Indonesia's removal of taxes on oil and gas explorers is a good first step, but more is needed to lure investment from companies that have cut budgets and laid off staff after a precipitous plunge in prices, industry analysts said.
Indonesia’s removal of taxes on oil and gas explorers is a good first step, but more is needed to lure investment from companies that have cut budgets and laid off staff after a precipitous plunge in prices, industry analysts said on Friday.
The Indonesian government is trying to revive its flagging upstream oil and gas sector as the country’s proved oil and gas reserves have fallen and companies slashed spending after a nearly 60 percent drop in oil prices from mid-2014.
As a result of the spending cuts, analysts have warned of sharp production declines at Asian oilfields over the next decade, increasing the region’s reliance on imported oil.
To give the sector a boost, the government announced on Thursday it is removing taxes on oil and gas exploration.
“Reversing some of the changes introduced with GR79 is a significant step in the right direction, but in the current oil price environment, it could take several years to restore investor confidence in Indonesia’s oil and gas sector,” said Johan Utama, an analyst at energy consultancy Wood Mackenzie.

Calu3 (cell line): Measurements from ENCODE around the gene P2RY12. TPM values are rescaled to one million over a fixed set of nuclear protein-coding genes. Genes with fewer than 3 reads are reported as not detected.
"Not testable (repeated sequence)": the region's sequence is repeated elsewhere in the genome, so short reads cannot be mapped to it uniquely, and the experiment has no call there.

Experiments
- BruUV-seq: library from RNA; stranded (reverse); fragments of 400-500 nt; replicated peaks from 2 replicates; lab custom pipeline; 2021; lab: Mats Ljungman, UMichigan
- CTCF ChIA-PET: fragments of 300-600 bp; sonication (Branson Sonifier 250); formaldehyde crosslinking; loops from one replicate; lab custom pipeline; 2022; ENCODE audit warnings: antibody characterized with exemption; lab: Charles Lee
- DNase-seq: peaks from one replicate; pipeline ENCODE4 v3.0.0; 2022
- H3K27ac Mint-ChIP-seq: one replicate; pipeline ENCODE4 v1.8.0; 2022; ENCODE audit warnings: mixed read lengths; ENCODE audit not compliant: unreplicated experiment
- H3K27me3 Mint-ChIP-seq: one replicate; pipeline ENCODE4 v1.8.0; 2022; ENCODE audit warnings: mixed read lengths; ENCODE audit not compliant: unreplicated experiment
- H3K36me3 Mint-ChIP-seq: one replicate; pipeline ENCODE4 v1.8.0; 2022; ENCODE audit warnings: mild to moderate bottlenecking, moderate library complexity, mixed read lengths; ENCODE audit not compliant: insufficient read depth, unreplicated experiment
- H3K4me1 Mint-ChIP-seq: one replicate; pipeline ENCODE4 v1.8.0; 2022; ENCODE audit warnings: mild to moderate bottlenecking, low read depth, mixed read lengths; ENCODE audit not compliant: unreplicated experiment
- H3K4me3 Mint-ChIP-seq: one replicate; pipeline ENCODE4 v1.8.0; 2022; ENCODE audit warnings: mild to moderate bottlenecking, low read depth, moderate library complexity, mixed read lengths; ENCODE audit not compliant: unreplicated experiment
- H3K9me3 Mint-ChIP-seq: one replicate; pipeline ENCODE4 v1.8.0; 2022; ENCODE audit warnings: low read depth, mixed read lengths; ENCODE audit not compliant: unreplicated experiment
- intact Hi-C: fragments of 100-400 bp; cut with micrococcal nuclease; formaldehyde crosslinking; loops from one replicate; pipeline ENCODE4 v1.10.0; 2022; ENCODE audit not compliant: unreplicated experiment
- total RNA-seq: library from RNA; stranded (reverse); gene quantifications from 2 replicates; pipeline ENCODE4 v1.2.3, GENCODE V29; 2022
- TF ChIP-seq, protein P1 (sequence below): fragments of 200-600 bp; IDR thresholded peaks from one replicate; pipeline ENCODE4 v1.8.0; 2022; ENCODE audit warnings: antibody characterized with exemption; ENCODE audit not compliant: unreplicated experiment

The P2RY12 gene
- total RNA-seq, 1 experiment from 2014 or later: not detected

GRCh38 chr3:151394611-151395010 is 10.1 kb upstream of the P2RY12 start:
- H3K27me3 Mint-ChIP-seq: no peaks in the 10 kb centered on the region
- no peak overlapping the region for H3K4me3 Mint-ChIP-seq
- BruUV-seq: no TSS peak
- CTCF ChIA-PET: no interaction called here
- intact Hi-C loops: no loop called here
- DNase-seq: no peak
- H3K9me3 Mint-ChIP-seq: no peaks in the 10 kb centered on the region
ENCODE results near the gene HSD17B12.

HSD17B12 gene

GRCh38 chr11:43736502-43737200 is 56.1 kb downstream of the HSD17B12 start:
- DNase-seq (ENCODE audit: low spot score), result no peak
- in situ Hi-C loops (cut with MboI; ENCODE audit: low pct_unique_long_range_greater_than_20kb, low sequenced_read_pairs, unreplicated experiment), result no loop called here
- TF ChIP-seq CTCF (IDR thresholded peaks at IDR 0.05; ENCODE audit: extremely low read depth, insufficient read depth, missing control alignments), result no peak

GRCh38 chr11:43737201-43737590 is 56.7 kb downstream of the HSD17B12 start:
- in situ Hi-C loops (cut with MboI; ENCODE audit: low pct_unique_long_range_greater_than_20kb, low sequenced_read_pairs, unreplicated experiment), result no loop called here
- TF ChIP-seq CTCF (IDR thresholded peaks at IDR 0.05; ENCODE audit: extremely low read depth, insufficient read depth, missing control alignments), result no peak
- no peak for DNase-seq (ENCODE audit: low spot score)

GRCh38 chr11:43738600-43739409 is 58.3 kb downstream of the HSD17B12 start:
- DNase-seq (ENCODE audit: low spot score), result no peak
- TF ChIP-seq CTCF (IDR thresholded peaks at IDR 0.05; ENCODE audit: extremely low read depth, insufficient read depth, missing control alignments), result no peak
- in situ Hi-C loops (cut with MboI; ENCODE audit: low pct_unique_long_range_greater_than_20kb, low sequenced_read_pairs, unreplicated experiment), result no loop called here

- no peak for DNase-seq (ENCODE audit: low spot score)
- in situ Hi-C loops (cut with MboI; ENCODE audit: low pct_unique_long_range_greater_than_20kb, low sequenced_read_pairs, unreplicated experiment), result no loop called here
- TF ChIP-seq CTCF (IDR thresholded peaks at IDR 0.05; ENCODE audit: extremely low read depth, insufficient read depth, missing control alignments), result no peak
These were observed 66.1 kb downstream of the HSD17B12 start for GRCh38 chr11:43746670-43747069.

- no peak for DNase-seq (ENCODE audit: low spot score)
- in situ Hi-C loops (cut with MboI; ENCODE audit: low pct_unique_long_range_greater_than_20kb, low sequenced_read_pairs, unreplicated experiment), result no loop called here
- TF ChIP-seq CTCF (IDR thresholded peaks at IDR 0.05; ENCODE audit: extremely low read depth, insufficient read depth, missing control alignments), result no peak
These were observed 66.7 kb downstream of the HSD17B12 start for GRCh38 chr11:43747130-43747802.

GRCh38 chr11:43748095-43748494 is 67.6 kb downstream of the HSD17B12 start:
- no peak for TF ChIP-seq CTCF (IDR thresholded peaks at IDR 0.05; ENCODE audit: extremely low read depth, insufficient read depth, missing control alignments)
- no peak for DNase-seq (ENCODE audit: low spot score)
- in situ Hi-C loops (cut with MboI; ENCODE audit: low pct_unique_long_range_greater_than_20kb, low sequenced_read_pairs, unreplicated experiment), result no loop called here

Southeast Asia’s biggest economy has strong potential for energy demand growth and holds the second-largest proved gas reserves in the Asia-Pacific, but bureaucracy and regulatory uncertainty have hampered the sector’s development, industry analysts say.
“The reduction in global exploration budgets will result in a focus on lower cost, lower risk prospects, in regimes that offer the best investment returns in the shortest possible timeframe,” Utama said.
“This will be challenging for Indonesia, where regulatory uncertainty and bureaucracy have led to the delay or suspension of several key oil and gas projects.”
Indonesia wants to ramp up oil and gas production to bolster government finances. The sector is expected to contribute just 3.4 percent to state revenue in 2016, down from 25 percent in 2006.
Indonesia is an OPEC member but has been a net oil importer for years. Oil production has declined steadily from a peak of 1.7 million barrels per day in 1991 to an average of 786,000 bpd in 2015, according to Indonesian government data.
Indonesia’s total proved oil reserves stood at 3.6 billion barrels at end-2015, the lowest since BP started collecting data in 1980. The country holds the second largest proved gas reserves after China, although that has also dropped from a peak in 2008, BP’s data showed.
Chevron Corp, ExxonMobil and Total are among the largest investors in Indonesia.
Investors are waiting to see if the government will improve the fiscal terms in production sharing contracts, such as giving investors a larger share of the output that would boost returns and cash flow at oil and gas companies.
“It’s not going to make people fall off the chair and then invest right away. It needs to have a follow-on effect,” a Jakarta-based industry official with a foreign exploration company said of the new tax incentives.
“So you have already reduced the exploration tax, what’s next? Are you going to change the fiscal terms? Reduce gas prices?”
Industries have lobbied for lower natural gas prices, which may negate efforts by the Indonesian government to boost activities in the oil and gas sector, said the official who declined to be named as he is not authorised to speak to the media.